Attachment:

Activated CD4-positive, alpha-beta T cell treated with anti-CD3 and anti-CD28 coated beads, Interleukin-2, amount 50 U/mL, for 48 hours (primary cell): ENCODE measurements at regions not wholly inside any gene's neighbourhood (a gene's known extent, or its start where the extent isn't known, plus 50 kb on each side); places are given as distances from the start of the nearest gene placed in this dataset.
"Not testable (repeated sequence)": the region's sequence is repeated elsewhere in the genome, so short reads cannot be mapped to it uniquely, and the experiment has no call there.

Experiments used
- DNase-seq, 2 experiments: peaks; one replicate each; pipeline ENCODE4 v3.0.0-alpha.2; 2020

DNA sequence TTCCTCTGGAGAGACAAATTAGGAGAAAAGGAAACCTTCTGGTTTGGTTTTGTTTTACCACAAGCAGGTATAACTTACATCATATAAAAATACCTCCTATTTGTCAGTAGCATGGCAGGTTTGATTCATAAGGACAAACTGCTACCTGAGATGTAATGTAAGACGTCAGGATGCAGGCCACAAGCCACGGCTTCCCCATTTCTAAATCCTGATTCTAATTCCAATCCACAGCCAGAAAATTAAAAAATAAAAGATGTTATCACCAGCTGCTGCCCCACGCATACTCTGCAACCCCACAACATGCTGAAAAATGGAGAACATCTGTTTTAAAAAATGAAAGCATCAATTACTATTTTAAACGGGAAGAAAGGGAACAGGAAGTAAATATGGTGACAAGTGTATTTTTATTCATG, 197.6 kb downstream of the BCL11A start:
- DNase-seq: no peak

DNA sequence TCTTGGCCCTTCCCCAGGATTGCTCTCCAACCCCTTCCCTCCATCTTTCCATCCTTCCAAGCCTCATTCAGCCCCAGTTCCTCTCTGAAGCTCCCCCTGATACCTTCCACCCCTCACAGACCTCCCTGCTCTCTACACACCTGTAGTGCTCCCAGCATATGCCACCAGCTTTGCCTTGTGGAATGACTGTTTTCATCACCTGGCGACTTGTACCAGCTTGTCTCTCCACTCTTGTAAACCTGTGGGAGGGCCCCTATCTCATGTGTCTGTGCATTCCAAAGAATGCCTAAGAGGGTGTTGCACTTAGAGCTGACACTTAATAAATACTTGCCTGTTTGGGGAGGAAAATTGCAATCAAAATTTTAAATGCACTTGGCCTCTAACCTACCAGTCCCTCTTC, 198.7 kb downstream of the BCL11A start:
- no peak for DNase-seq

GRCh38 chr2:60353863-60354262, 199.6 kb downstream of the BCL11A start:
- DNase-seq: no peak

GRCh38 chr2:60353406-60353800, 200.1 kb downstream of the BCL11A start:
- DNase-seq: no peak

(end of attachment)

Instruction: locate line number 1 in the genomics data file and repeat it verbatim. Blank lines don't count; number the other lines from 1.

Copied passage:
Activated CD4-positive, alpha-beta T cell treated with anti-CD3 and anti-CD28 coated beads, Interleukin-2, amount 50 U/mL, for 48 hours (primary cell): ENCODE measurements at regions not wholly inside any gene's neighbourhood (a gene's known extent, or its start where the extent isn't known, plus 50 kb on each side); places are given as distances from the start of the nearest gene placed in this dataset.